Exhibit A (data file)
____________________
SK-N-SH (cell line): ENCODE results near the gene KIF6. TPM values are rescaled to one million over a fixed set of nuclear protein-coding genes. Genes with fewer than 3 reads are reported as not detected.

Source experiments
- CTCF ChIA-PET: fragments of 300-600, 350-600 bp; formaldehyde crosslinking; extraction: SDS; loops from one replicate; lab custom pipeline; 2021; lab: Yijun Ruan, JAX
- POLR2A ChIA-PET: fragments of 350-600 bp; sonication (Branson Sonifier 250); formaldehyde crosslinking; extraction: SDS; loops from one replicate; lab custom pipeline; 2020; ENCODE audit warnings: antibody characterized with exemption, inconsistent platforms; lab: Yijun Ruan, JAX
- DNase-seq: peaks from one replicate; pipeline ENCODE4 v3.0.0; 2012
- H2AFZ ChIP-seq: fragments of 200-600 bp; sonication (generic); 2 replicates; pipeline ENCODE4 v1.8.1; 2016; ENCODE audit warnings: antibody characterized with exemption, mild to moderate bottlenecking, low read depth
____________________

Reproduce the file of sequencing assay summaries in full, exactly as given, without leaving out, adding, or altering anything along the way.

SK-N-SH (cell line): ENCODE results near the gene KIF6. TPM values are rescaled to one million over a fixed set of nuclear protein-coding genes. Genes with fewer than 3 reads are reported as not detected.

Source experiments
- CTCF ChIA-PET: fragments of 300-600, 350-600 bp; formaldehyde crosslinking; extraction: SDS; loops from one replicate; lab custom pipeline; 2021; lab: Yijun Ruan, JAX
- POLR2A ChIA-PET: fragments of 350-600 bp; sonication (Branson Sonifier 250); formaldehyde crosslinking; extraction: SDS; loops from one replicate; lab custom pipeline; 2020; ENCODE audit warnings: antibody characterized with exemption, inconsistent platforms; lab: Yijun Ruan, JAX
- DNase-seq: peaks from one replicate; pipeline ENCODE4 v3.0.0; 2012
- H2AFZ ChIP-seq: fragments of 200-600 bp; sonication (generic); 2 replicates; pipeline ENCODE4 v1.8.1; 2016; ENCODE audit warnings: antibody characterized with exemption, mild to moderate bottlenecking, low read depth